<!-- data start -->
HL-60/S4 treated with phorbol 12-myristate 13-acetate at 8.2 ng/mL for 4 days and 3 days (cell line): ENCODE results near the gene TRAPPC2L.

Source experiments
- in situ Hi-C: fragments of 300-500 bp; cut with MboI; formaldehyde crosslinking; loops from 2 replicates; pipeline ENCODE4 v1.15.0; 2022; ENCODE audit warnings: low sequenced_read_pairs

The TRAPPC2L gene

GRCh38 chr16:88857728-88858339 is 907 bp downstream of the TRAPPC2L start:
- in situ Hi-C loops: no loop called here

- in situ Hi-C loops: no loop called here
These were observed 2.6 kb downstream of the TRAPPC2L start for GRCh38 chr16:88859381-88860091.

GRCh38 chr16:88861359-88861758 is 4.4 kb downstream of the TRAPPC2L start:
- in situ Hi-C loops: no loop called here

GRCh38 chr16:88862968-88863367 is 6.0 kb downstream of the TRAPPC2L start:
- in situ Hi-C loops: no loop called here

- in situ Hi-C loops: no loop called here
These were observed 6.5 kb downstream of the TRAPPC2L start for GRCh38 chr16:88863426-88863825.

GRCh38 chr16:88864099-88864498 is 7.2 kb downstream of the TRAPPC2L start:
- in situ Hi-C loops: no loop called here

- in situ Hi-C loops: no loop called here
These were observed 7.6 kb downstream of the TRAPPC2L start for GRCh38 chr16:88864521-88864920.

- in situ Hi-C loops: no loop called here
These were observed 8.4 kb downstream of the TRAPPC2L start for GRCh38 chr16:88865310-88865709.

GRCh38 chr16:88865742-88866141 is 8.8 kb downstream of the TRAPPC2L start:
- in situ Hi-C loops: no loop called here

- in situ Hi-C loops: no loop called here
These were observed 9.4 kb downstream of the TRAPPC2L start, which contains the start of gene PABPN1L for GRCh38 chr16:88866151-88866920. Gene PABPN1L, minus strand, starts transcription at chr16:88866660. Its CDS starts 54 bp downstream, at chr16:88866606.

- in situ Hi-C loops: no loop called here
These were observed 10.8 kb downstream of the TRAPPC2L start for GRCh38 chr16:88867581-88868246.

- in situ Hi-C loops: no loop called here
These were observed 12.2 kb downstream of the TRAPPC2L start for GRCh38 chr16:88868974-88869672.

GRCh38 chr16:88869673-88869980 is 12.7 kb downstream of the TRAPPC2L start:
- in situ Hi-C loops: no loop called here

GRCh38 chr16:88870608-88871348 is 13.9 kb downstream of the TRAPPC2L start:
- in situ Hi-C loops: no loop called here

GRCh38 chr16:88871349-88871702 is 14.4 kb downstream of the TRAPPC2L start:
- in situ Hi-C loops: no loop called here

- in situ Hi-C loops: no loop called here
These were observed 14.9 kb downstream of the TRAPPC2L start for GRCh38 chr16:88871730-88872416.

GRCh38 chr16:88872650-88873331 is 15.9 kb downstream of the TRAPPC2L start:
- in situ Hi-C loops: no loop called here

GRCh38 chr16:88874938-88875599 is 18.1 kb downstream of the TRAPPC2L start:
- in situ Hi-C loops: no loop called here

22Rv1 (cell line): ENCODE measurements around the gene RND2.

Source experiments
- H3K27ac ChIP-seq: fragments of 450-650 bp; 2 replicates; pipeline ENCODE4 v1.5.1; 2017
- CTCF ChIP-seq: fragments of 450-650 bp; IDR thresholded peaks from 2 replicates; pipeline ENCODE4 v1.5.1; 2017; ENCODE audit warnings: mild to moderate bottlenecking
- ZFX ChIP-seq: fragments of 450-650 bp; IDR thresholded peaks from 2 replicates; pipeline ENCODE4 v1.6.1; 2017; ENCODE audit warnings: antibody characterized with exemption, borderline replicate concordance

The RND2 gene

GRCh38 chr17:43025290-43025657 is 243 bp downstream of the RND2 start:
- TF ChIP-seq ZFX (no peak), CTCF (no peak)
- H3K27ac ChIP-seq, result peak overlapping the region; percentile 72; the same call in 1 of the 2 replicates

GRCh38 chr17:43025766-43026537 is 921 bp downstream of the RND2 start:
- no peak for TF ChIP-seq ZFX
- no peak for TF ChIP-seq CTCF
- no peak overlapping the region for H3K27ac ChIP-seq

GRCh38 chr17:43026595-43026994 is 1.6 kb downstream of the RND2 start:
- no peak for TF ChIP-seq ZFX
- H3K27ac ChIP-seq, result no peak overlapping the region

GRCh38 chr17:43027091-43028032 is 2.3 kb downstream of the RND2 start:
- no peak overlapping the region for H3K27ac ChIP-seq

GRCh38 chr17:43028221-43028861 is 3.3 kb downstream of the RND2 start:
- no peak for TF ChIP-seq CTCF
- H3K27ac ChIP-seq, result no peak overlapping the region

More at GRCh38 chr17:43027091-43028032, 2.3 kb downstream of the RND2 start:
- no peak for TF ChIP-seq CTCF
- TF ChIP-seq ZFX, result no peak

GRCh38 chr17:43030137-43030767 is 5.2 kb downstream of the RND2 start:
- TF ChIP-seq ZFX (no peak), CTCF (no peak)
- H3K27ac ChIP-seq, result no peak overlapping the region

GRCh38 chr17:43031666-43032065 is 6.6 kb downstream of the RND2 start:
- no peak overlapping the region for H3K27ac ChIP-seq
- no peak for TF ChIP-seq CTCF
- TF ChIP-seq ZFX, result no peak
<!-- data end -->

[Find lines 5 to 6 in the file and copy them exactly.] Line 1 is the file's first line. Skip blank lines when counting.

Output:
GRCh38 chr16:88857728-88858339 is 907 bp downstream of the TRAPPC2L start:
- in situ Hi-C loops: no loop called here